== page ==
From: Gregg Reynolds (firstname.lastname@example.org)
Date: Tue Sep 06 2005 - 23:24:42 CDT
attached mail follows:
John Hudson wrote:
> Anto'nio Martins-Tuva'lkin wrote:
>> OTOH, it could be said that, following _ad absurdum_ John's argument
>> "grammaticality", all punctuation is "expressive typography" -- as
>> well as
>> case-titling, hyphenation and all things noy conveyed in spoken language.
> I disagree. The comma, for instance, is not 'expressive typography': it
> separates clauses and so relates directly to the nuts and bolts of a
> basic linguistic activity, sentence construction. This is my basic
> criterion for determining whether a sign is a punctuation mark or
> something else. Other typographical conventions may be navigational,
> articulatory or expressive, all of which are good and important
> purposes. But I don't consider them all punctuation marks
Punctuation marks have never been "grammatical". I don't even know what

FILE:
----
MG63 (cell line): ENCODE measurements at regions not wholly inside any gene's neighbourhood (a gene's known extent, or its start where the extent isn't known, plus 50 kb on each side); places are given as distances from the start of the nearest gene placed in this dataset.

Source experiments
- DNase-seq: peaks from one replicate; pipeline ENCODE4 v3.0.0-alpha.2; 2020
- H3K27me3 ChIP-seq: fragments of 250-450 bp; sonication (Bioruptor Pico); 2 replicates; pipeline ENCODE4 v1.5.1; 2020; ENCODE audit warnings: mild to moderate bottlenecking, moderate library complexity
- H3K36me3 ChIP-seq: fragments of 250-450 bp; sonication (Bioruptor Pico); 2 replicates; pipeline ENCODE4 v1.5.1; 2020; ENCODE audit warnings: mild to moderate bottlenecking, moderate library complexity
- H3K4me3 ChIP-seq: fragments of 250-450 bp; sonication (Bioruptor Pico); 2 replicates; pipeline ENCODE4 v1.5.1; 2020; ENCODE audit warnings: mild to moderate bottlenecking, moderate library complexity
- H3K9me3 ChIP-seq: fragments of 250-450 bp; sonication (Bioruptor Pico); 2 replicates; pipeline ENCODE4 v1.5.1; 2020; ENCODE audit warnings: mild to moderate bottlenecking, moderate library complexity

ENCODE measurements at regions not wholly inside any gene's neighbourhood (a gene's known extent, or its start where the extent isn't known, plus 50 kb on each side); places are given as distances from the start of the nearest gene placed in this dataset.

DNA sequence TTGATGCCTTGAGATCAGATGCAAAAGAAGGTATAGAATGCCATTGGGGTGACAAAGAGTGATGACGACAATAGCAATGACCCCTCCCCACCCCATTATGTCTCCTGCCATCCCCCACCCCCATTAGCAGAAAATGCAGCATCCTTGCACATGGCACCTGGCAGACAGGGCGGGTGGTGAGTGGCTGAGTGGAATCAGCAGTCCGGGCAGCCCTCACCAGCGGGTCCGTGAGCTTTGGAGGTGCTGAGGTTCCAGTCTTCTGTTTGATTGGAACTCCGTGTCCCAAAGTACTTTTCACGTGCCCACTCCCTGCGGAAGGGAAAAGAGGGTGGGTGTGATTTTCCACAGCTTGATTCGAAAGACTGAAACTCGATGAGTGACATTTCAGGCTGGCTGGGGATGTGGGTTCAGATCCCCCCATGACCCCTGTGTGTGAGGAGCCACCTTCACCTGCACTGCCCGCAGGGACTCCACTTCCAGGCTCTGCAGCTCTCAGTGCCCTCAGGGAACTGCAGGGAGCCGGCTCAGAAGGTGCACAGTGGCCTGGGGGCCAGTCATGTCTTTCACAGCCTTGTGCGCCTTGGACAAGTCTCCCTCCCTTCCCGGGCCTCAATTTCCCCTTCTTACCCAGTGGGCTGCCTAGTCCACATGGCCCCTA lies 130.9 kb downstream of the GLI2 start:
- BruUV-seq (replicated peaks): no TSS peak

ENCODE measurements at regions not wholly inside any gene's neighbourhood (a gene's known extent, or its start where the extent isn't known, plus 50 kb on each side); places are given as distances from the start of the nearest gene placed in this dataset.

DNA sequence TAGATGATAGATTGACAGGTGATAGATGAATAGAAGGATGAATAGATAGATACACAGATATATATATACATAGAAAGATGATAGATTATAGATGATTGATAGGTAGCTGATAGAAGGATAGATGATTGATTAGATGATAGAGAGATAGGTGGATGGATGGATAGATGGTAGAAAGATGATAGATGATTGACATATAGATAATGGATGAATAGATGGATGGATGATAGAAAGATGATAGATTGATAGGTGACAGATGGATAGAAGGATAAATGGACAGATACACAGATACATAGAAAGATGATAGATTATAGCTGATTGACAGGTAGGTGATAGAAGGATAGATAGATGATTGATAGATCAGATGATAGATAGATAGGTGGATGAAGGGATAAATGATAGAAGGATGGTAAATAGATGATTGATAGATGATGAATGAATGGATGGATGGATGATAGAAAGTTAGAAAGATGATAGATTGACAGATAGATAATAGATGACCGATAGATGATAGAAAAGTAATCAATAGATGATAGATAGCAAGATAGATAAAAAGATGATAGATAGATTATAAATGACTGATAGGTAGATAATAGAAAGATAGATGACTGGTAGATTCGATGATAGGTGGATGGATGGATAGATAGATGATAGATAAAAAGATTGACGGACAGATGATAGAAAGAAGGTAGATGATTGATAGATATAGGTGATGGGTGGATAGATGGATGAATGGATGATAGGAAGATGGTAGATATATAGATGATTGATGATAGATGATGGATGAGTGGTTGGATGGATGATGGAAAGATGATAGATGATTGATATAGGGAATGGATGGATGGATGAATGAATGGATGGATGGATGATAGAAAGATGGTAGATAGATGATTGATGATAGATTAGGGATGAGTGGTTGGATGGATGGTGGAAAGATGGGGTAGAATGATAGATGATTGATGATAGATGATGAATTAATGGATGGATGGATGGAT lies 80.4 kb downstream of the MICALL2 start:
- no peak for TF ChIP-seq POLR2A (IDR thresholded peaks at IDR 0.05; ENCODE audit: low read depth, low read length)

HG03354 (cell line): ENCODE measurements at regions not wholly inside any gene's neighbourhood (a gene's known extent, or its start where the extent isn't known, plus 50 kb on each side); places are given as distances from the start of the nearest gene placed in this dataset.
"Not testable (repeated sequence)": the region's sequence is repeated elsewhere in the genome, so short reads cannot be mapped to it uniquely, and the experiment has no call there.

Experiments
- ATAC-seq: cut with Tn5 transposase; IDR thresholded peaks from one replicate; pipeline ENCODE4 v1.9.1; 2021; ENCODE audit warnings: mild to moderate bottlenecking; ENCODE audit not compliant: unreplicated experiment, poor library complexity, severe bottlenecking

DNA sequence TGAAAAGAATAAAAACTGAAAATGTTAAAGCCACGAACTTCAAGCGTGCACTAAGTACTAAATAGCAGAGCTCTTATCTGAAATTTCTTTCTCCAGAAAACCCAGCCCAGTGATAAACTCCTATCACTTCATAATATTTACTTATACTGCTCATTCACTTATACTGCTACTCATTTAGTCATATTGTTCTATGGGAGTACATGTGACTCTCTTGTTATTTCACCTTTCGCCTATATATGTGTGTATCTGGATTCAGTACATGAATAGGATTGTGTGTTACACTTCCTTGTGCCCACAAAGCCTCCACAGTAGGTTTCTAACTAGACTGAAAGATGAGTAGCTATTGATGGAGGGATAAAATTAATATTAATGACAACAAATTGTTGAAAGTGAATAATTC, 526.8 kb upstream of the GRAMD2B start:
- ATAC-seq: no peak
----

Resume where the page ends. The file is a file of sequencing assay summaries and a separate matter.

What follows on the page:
"relates directly to the nuts and bolts of a basic linguistic activity"
means. Sentence? What is that, pray tell? Ok, I'll tell: it is a
rhetorical category invented by classical rhetoricians that has very
little to do with what is commonly understood by the term "linguistic"
in the modern world. Ditto for comma, colon, etc. - they all refer to
the pragmatics of enunciation for rhetorical purposes, and have nothing
to do with grammar. All punctuation marks are in fact expressive
typography in this sense. They tell us how the written text was spoken,
or is intended to be spoken.
This, is: obviousandalsoisconnected! To wordspacing. To? With?! Huh?!*
*pay: nomind to: theman be;hind the curtain!
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